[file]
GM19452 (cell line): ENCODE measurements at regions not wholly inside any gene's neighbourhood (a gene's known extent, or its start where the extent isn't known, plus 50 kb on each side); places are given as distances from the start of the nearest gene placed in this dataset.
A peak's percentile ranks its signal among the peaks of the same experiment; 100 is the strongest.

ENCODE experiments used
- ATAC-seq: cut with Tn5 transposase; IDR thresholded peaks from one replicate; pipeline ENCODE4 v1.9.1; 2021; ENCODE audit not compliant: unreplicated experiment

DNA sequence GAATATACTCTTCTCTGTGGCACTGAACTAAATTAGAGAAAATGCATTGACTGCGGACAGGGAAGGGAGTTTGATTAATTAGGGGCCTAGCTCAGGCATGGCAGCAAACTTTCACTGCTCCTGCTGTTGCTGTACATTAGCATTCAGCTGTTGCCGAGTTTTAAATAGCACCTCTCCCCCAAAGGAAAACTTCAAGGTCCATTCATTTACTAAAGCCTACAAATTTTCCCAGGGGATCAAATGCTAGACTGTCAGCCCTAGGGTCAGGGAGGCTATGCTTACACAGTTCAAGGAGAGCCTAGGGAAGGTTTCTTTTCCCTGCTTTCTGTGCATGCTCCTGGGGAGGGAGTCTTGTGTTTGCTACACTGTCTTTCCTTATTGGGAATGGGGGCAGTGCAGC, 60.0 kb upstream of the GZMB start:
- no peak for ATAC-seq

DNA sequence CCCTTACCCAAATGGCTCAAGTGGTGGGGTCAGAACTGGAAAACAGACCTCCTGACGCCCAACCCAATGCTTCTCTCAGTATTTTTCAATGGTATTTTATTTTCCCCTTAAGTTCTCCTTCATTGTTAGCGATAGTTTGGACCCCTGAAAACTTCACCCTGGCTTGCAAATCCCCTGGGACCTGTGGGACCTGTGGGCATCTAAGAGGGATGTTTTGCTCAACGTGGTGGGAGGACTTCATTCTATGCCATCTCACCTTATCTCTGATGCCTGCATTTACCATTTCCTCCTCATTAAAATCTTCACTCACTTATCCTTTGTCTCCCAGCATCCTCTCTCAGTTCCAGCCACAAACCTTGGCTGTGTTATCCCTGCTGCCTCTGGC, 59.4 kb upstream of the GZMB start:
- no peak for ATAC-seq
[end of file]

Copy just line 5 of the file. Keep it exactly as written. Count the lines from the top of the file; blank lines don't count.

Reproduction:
DNA sequence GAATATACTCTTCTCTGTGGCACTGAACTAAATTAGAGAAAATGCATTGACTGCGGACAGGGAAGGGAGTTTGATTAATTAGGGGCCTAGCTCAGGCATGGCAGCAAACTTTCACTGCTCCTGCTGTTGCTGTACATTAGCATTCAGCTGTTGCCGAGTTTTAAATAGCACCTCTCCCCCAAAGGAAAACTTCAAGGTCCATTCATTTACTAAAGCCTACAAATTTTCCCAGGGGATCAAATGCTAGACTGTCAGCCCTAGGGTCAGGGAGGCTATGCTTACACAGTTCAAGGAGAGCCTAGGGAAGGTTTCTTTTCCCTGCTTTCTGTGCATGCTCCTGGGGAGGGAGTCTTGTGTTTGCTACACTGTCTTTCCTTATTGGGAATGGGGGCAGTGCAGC, 60.0 kb upstream of the GZMB start: